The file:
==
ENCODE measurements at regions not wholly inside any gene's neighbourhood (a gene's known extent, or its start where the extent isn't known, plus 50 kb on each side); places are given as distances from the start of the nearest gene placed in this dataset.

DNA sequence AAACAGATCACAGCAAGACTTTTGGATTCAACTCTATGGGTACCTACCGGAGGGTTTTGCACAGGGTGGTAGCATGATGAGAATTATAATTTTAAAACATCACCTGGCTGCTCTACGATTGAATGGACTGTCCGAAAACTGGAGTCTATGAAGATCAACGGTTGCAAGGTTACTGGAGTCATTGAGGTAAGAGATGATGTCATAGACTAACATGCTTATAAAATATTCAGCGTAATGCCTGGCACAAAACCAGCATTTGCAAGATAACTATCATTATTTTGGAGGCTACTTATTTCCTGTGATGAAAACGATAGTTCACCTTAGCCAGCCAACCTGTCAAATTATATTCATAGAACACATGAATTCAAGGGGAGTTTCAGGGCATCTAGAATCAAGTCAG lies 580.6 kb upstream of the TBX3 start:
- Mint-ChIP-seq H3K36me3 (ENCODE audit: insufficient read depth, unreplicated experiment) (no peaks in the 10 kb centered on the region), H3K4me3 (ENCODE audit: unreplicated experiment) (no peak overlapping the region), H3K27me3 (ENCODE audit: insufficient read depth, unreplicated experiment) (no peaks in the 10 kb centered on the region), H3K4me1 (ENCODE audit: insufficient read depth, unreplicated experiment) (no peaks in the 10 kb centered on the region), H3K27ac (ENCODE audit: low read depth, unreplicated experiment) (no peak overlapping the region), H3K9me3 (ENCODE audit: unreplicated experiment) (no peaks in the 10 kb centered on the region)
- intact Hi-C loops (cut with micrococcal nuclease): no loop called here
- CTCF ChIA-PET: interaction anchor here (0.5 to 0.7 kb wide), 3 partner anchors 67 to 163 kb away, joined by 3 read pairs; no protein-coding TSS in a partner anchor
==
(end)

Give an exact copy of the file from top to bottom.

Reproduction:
ENCODE measurements at regions not wholly inside any gene's neighbourhood (a gene's known extent, or its start where the extent isn't known, plus 50 kb on each side); places are given as distances from the start of the nearest gene placed in this dataset.

DNA sequence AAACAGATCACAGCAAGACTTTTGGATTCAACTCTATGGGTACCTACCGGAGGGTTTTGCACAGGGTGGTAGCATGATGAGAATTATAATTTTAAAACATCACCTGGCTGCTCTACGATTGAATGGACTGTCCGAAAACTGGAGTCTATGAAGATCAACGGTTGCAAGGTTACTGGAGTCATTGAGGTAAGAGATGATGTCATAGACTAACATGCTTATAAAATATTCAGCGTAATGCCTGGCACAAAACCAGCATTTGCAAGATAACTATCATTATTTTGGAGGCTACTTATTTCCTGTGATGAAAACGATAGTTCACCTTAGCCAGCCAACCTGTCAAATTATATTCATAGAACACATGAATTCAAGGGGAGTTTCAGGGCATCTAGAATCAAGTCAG lies 580.6 kb upstream of the TBX3 start:
- Mint-ChIP-seq H3K36me3 (ENCODE audit: insufficient read depth, unreplicated experiment) (no peaks in the 10 kb centered on the region), H3K4me3 (ENCODE audit: unreplicated experiment) (no peak overlapping the region), H3K27me3 (ENCODE audit: insufficient read depth, unreplicated experiment) (no peaks in the 10 kb centered on the region), H3K4me1 (ENCODE audit: insufficient read depth, unreplicated experiment) (no peaks in the 10 kb centered on the region), H3K27ac (ENCODE audit: low read depth, unreplicated experiment) (no peak overlapping the region), H3K9me3 (ENCODE audit: unreplicated experiment) (no peaks in the 10 kb centered on the region)
- intact Hi-C loops (cut with micrococcal nuclease): no loop called here
- CTCF ChIA-PET: interaction anchor here (0.5 to 0.7 kb wide), 3 partner anchors 67 to 163 kb away, joined by 3 read pairs; no protein-coding TSS in a partner anchor